Throughout the nineteenth century, German philosophy was haunted by the specter of the French Revolution. Kant, Hegel and their followers spent their lives wrestling with its heritage, trying to imagine a specifically German path to modernity: a “revolution without revolution.” Trapped in a politically ossified society, German intellectuals were driven to brood over the nature of the revolutionary experience.
In this ambitious and original study, Stathis Kouvelakis paints a rich panorama of the key intellectual and political figures in the effervescence of German thought before the 1848 revolutions. He shows how the attempt to chart a moderate, reformist path entered into crisis, generating two antagonistic perspectives within the progressive currents of German society. On the one side were those socialists—among them Moses Hess and the young Friedrich Engels—who sought to discover a principle of harmony in social relations, bypassing the question of revolutionary politics. On the other side, the poet Heinrich Heine and the young Karl Marx developed a new perspective, articulating revolutionary rupture, proletarian hegemony and struggle for democracy, thereby redefining the very notion of politics itself.
To mark the publication of La Fabrique's new edition of Philosophy and Revolution: from Kant to Marx, Révolution Permanente spoke with Stathis Kouvelakis about his 2003 book. Translated by David Broder.
Stathis Kouvelakis, 2015. via Youtube.
Stathis, could you introduce yourself to those who do not know you already? What is your experience as a militant?
Stathis Kouvelakis: Since 2002 I have taught political philosophy at King’s College London, but my own university education was in France. In terms of my militant record, since my high school days I was active in the anti-capitalist radical Left in Greece and then in France. In 1981 I joined the youth organisation of what was called the Greek Communist Party "Interior," a current that subsequently participated as one of the components that founded Syriza. I also took part in Syriza’s leadership bodies between 2012 and 2015, and then left that party, together with thousands of other militants and cadres, when Alexis Tsipras shamefully capitulated to the diktat from the lenders’ Troika. Subsequently I participated in the foundation of Popular Unity — a formation I am still part of — which rallies the forces that came out of the left wing of Syriza and part of the far-Left coalition Antarsya.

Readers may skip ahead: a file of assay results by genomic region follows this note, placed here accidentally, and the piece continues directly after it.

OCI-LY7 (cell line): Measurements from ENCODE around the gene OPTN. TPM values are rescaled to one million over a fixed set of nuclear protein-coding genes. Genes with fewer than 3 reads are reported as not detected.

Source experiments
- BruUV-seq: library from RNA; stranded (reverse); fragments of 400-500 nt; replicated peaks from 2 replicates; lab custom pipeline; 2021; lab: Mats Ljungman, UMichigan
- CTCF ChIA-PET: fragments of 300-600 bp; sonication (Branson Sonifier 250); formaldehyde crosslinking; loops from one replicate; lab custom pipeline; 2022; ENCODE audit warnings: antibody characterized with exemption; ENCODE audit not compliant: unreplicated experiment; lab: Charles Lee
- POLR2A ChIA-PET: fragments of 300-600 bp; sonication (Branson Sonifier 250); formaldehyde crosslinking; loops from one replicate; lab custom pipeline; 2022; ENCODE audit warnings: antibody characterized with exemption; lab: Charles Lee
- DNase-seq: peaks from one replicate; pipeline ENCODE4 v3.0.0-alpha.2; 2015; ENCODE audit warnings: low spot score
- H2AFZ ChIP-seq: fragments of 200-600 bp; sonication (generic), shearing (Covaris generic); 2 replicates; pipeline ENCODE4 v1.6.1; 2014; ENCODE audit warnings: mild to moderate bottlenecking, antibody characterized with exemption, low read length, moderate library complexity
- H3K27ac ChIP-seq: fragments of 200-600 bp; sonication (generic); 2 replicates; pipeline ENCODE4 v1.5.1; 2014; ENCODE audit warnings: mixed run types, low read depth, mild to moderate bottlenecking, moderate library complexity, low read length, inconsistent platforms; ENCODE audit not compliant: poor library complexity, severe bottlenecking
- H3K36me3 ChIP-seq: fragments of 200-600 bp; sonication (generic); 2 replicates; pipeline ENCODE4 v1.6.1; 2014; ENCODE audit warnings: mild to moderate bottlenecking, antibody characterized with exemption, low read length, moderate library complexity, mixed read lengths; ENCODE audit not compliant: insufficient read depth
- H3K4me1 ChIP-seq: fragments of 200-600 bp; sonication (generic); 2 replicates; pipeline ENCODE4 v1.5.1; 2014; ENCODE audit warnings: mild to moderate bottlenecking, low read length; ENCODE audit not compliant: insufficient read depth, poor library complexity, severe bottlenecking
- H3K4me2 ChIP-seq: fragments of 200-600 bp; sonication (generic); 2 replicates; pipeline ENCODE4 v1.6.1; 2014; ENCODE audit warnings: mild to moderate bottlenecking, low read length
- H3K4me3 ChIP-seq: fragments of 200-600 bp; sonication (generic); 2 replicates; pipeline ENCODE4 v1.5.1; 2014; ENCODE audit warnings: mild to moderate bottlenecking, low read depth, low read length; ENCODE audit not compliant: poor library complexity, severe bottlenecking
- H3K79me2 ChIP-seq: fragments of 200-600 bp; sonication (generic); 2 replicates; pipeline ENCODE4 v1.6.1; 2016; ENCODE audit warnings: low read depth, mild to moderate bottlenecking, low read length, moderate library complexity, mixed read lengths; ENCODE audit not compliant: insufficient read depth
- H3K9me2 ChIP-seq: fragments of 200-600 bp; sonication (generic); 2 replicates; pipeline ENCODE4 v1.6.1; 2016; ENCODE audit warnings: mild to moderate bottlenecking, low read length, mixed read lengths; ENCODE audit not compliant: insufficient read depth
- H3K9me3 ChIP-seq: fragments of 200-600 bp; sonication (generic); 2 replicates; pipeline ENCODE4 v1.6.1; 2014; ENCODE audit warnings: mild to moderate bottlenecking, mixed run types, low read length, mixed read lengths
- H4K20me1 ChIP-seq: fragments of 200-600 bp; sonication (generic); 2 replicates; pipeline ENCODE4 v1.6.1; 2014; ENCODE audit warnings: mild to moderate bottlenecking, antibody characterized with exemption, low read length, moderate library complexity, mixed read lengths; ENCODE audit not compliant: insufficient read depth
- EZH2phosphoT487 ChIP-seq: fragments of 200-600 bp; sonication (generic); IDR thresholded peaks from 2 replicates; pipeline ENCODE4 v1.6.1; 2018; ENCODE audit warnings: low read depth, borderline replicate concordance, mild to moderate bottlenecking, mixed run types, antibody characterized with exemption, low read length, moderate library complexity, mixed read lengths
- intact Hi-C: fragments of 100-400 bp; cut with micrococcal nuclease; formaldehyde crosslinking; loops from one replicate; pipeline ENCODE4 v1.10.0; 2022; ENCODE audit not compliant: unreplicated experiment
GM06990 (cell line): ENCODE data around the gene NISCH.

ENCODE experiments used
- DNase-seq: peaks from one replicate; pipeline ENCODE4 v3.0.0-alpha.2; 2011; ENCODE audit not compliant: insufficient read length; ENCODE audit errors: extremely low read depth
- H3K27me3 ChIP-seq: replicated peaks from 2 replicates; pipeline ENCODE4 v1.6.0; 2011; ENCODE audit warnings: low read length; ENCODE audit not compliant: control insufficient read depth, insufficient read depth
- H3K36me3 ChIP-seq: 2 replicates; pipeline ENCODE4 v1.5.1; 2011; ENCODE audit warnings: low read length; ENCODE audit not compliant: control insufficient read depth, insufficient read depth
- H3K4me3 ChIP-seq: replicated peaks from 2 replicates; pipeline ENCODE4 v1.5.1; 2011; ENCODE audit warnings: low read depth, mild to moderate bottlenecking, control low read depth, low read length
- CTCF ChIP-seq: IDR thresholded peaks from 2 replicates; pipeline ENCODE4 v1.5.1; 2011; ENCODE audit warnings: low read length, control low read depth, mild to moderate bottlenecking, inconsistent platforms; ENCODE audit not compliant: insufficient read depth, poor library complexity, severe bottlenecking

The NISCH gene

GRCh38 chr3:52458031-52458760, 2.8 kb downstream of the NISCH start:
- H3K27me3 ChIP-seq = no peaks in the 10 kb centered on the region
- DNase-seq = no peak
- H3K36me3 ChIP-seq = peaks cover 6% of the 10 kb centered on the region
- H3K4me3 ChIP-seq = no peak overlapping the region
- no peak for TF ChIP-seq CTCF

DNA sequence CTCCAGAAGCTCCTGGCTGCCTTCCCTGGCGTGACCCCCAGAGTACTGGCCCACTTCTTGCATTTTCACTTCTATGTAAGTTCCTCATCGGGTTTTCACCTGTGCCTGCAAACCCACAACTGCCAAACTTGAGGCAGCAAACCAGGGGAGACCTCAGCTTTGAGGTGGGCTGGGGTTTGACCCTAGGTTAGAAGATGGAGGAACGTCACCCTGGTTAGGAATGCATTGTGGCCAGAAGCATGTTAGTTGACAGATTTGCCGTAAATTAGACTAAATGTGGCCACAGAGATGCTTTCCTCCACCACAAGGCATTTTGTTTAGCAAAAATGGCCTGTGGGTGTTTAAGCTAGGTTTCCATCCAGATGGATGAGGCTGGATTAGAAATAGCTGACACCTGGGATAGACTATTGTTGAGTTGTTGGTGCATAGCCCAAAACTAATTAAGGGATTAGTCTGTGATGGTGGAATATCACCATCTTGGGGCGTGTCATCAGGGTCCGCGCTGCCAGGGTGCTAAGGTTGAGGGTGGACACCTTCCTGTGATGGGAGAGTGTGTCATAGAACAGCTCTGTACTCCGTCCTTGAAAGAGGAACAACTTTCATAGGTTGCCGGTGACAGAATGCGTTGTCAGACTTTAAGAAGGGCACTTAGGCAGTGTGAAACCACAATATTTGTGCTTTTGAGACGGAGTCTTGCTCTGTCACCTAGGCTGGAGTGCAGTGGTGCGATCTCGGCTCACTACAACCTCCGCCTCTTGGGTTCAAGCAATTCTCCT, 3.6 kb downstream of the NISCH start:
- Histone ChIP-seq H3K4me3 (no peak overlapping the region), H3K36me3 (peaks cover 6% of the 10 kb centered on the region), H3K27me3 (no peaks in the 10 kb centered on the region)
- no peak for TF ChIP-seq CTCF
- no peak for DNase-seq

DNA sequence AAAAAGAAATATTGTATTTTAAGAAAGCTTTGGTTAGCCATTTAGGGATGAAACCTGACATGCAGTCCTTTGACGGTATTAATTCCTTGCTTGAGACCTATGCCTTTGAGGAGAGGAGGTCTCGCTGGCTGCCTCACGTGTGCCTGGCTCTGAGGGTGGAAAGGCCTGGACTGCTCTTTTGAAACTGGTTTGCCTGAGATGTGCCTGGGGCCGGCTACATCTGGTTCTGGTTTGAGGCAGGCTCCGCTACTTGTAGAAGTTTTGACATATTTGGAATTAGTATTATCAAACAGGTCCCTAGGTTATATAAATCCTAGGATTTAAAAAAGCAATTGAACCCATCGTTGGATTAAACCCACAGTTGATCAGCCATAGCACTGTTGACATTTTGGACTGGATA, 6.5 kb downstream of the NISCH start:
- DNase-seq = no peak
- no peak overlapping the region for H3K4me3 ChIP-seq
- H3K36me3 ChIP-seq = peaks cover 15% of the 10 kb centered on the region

Before Marx, there was Blanqui; born 212 years ago today. Below, historian Doug Enaa Greene — author of the forthcoming Specters of Communism: Blanqui and Marx — surveys the life and thought of the French radical. In Spring 2018, Verso will publish a collection of Blanqui's writings.
Karl Marx claimed that Louis-Auguste Blanqui was the “man whom I have always regarded as the brains and inspiration of the proletarian party in France.” Although largely forgotten today, there was a time when revolutionaries throughout the world viewed this nineteenth century French political prisoner as a central figure and hero of revolutionary socialism. In this time of so much political backsliding and compromise, it is worth looking at the life of Blanqui.
Three weeks after the UK voted to leave the European Union, Stathis Kouvelakis addressed a Paris meeting of Greek radical Left party Popular Unity. Translated by David Broder
The tectonic plates are moving again in Europe, rapidly changing the landscape. The breaches opening up in the Euro-unifying construction are concentrated around two focal points. On the one hand there is Brexit, and on the other hand – perhaps more under the surface, but just as corrosively – there is the social and political crisis tearing through France.